Economics, hoof care, milk quality and nutrition sessions offered at GLRDC

Registration closes soon for Great Lakes Regional Dairy Conference, which will be held Feb. 2-4 at Frankenmuth, Michigan.

Dairy calf | MSU Extension

Dairy calf | MSU Extension

EAST LANSING, Mich. – The 15th annual Great Lakes Regional Dairy Conference, Feb. 2-4 at the Bavarian Inn and Conference Center in Frankenmuth, Michigan, will focus on the latest in milk quality, hoof care, antimicrobial drug use, consumer transparency and market outlooks to help dairy producers remain successful today and into the future.

The conference agenda on Friday morning features Greg Bethard, a dairy economist with G&R Consulting, will be talking about the economics of dairying today and the most critical economic and societal factors for the future. Milk and feed prices are in constant flux—how does a dairy manager survive and prosper in these cycles?  What tools are available to help?  What can a dairy do strategically to lower costs or improve revenue? Bethard will share tips to help dairies not only survive but thrive in today’s volatile markets.

Then participants will discover new tools and techniques for improved hoof health care with Karl Burgi with the Dairyland Hoof Care Institute.  This session will discuss the reasons for lameness rates ranging internationally from a mere 6 percent to over 65 percent per year.  Focusing on the fundamentals of hoof health for today’s high-yielding dairy cows, this presentation will focus on hoof health tools with benefits of high milk production, reproduction and longevity, and higher profits.  

Pam Ruegg, Ph.D. with the University of Wisconsin, veterinarians Mark Fox and Roger Thomson, and Michigan producers will share their research and real-life experiences to help expand producers’ skills in excelling in milk quality. Experts will review management practices that result in production of high-quality milk and discuss the changing expectations of consumers about how we manage cows to produce high-quality milk.

The formal program will wrap up with inspiring and challenging words from Mike Hutjens, Ph.D., University of Illinois on the four feeding pillars of 2017. Looking ahead, herd size and milk production per cow will be important, along with finding your competitive position, the role of forage quality using uNDF and low-lignin alfalfa, and improving animal health through animal immunity (using nutrition such as trace minerals and DFM) with less antibiotic application.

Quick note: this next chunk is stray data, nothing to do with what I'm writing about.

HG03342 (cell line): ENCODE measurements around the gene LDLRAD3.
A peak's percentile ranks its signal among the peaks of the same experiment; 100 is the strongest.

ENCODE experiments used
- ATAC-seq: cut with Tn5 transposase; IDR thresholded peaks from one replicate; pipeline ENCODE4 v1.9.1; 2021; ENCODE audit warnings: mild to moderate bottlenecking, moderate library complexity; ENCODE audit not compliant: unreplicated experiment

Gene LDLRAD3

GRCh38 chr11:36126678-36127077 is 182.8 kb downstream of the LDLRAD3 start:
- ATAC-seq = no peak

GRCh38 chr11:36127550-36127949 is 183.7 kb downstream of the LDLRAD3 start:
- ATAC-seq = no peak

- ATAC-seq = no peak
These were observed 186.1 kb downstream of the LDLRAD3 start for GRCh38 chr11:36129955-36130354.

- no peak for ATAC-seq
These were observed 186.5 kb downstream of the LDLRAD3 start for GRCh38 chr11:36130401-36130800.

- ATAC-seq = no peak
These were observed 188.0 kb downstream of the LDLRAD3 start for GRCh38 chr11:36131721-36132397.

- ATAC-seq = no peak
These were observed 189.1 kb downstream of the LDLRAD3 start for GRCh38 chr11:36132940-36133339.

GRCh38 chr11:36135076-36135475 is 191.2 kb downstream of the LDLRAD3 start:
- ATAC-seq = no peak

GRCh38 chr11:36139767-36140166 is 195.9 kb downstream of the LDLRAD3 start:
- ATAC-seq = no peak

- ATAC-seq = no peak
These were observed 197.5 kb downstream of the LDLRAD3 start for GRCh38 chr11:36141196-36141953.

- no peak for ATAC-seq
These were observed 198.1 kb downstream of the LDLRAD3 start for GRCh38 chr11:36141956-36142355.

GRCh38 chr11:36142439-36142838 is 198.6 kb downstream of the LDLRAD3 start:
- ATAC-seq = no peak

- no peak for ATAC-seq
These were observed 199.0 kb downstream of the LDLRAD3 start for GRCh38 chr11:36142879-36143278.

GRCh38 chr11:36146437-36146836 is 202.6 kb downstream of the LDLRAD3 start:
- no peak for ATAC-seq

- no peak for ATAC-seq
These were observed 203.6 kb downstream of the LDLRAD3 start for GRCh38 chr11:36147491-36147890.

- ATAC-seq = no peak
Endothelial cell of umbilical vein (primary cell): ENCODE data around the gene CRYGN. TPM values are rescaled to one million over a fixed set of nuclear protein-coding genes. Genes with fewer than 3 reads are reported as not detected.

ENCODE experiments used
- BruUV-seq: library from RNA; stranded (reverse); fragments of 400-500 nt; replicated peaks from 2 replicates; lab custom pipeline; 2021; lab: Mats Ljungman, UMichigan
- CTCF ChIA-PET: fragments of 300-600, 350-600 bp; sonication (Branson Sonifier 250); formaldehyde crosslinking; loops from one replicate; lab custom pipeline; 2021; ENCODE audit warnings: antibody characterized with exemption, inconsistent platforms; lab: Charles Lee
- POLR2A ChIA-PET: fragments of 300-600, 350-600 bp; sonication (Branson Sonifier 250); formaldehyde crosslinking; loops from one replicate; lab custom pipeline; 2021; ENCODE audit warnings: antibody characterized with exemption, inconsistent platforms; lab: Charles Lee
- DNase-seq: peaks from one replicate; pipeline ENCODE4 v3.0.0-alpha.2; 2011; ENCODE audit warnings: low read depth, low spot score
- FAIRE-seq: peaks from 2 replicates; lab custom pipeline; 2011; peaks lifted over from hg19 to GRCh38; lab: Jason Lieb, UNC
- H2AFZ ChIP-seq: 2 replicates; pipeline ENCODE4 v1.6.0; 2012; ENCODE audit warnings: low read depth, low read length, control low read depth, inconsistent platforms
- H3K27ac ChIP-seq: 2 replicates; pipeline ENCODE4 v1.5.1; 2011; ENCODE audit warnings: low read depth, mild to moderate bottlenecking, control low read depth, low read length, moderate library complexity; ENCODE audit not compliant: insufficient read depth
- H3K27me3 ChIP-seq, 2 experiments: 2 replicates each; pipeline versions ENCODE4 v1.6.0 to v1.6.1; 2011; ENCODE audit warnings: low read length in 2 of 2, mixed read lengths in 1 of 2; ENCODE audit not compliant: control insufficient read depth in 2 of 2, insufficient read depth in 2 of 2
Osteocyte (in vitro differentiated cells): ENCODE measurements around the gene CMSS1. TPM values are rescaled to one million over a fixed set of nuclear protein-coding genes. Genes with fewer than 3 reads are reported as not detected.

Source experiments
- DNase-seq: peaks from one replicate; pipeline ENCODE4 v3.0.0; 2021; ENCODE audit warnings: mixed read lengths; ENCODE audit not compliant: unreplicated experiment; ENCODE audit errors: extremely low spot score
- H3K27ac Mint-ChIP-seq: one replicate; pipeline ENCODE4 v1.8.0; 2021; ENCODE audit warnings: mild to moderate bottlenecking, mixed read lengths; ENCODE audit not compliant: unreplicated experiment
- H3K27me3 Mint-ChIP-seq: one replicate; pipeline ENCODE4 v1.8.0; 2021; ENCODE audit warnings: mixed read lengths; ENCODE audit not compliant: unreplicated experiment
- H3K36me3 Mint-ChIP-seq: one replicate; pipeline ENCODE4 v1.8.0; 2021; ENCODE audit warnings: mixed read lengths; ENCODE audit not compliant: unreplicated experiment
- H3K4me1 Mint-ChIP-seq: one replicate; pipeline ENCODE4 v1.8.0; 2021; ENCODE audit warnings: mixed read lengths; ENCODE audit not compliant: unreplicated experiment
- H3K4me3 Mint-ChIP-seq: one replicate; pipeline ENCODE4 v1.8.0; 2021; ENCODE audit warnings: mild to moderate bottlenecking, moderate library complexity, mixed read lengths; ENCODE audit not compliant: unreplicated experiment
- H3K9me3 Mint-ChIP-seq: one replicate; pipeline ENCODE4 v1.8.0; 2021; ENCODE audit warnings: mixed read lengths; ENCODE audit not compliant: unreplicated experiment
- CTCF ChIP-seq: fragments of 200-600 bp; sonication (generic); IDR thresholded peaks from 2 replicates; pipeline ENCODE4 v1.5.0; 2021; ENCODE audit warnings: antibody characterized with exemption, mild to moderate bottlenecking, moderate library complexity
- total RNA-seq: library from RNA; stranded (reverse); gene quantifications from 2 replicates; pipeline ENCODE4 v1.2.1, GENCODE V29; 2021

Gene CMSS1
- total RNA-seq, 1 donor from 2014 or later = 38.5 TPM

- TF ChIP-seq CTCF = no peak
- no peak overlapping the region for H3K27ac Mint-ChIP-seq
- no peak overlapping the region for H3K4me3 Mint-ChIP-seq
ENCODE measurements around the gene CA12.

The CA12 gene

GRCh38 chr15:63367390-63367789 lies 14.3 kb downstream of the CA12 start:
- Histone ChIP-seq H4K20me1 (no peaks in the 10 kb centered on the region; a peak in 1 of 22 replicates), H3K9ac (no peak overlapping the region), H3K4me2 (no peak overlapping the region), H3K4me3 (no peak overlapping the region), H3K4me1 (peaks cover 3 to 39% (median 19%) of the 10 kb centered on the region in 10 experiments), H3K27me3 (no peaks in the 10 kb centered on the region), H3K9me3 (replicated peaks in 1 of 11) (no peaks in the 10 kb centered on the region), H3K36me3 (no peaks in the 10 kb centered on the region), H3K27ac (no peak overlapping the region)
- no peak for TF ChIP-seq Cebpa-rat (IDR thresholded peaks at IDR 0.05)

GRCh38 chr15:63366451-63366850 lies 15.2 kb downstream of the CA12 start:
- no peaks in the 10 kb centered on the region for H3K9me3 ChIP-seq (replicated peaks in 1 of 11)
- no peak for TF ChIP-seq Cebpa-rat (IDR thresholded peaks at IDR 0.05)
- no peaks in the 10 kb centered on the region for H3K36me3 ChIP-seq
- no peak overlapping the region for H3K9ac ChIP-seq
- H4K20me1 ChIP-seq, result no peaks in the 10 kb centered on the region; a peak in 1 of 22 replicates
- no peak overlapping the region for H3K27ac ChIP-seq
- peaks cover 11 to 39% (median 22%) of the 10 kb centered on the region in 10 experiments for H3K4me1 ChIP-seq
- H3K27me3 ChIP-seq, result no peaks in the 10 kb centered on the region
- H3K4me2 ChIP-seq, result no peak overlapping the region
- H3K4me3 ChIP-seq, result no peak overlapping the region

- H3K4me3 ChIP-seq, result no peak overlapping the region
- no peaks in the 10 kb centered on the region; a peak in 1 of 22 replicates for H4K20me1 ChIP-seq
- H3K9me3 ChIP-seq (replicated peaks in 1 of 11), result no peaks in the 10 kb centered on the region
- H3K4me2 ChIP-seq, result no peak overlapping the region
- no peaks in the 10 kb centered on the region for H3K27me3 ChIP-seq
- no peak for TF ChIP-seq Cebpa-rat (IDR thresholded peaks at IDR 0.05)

Friday afternoon, attendees will have the choice of three educational workshops:

  • Q&A With a Producer Down Under

Producers will learn more about Donovan’s Dairy and Mann’s management strategies in a question-and-answer session.

  • In-depth Discussion About Hoof Health with Karl Burgi

Attendees will take a closer look at the details of keeping hoofs healthy: understanding basic hoof anatomy, preventing claw-horn diseases through functional and therapeutic hoof trimming, using timed hoof trimming, preventing digital dermatitis and foot rot, managing a successful hoof bath and setting up a low-lameness action plan.

  • Milk Components: Opportunities for Maximizing Farm Gate Returns

Adam Lock, of MichiganState University; Mike Hutjens, University of Illinois; and producers and nutritionists will discuss maximizing milk components. Historically, this has been one of the biggest challenges of dairy management. Milk component yield, not milk volume, continues to be the key driver of dairy profitability. The workshop will emphasize influences on milk components, both fat and protein, during production while comparing the economics of each.

Friday evening will wrap up with the annual dairy awards dinner showcasing the dairy farmer of the year, MSU Dairy Club awards, association awards and the announcement of the dairy ambassador scholarship winners.

The Jersey Association will conduct its annual meeting on Saturday starting at 10 a.m.

Individual (adult), student and farm registration options are available. Those who register by Jan. 20 will save up to $25 per day. Online registration closes Jan. 29 at midnight. On-site registrations are subject to availability.

Visit to get the complete conference schedule or to register online. Participants can also register by phone by calling 517-884-7089.

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